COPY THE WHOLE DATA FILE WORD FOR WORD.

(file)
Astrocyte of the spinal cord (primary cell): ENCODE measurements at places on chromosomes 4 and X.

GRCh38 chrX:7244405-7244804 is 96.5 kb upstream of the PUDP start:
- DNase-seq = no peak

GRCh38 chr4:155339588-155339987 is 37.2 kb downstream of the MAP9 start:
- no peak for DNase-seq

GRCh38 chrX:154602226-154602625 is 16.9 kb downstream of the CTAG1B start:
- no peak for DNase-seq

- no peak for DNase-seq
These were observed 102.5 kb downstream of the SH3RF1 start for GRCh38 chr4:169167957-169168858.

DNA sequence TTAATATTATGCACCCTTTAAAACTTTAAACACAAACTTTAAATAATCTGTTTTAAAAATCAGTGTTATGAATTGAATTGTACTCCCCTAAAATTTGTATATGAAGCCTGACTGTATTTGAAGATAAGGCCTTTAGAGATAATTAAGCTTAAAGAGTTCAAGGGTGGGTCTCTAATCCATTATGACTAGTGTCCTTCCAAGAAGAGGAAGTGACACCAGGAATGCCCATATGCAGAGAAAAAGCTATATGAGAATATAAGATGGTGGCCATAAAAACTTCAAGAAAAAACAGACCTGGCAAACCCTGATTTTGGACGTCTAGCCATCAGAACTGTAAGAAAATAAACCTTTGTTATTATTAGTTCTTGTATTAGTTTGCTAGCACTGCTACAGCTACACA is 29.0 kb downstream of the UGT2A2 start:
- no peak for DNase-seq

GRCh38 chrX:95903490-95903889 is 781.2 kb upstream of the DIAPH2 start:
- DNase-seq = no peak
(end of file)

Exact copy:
Astrocyte of the spinal cord (primary cell): ENCODE measurements at places on chromosomes 4 and X.

GRCh38 chrX:7244405-7244804 is 96.5 kb upstream of the PUDP start:
- DNase-seq = no peak

GRCh38 chr4:155339588-155339987 is 37.2 kb downstream of the MAP9 start:
- no peak for DNase-seq

GRCh38 chrX:154602226-154602625 is 16.9 kb downstream of the CTAG1B start:
- no peak for DNase-seq

- no peak for DNase-seq
These were observed 102.5 kb downstream of the SH3RF1 start for GRCh38 chr4:169167957-169168858.

DNA sequence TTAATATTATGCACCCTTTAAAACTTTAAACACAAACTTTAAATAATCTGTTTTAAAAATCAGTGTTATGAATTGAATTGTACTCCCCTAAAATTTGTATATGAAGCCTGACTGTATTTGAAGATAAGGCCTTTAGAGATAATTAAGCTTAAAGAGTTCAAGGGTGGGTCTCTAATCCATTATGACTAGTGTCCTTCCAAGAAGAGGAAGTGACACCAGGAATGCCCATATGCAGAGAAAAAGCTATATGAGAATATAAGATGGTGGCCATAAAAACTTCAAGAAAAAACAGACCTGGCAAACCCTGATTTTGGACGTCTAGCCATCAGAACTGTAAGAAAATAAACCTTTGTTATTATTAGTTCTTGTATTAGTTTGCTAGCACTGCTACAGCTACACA is 29.0 kb downstream of the UGT2A2 start:
- no peak for DNase-seq

GRCh38 chrX:95903490-95903889 is 781.2 kb upstream of the DIAPH2 start:
- DNase-seq = no peak